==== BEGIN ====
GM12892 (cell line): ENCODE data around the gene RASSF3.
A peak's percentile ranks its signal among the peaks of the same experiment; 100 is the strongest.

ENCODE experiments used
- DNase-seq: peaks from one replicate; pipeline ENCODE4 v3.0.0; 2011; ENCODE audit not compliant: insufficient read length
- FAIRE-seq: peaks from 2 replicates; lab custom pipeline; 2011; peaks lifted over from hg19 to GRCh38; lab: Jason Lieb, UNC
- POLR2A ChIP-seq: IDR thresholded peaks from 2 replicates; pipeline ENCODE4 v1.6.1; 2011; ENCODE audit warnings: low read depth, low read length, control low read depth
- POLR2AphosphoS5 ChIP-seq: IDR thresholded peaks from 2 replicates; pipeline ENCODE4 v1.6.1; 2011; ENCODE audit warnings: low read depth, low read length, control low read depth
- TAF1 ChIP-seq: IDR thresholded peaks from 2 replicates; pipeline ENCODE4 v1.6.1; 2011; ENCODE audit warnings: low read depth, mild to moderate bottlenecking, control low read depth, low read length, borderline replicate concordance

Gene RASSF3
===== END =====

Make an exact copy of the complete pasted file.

GM12892 (cell line): ENCODE data around the gene RASSF3.
A peak's percentile ranks its signal among the peaks of the same experiment; 100 is the strongest.

ENCODE experiments used
- DNase-seq: peaks from one replicate; pipeline ENCODE4 v3.0.0; 2011; ENCODE audit not compliant: insufficient read length
- FAIRE-seq: peaks from 2 replicates; lab custom pipeline; 2011; peaks lifted over from hg19 to GRCh38; lab: Jason Lieb, UNC
- POLR2A ChIP-seq: IDR thresholded peaks from 2 replicates; pipeline ENCODE4 v1.6.1; 2011; ENCODE audit warnings: low read depth, low read length, control low read depth
- POLR2AphosphoS5 ChIP-seq: IDR thresholded peaks from 2 replicates; pipeline ENCODE4 v1.6.1; 2011; ENCODE audit warnings: low read depth, low read length, control low read depth
- TAF1 ChIP-seq: IDR thresholded peaks from 2 replicates; pipeline ENCODE4 v1.6.1; 2011; ENCODE audit warnings: low read depth, mild to moderate bottlenecking, control low read depth, low read length, borderline replicate concordance

Gene RASSF3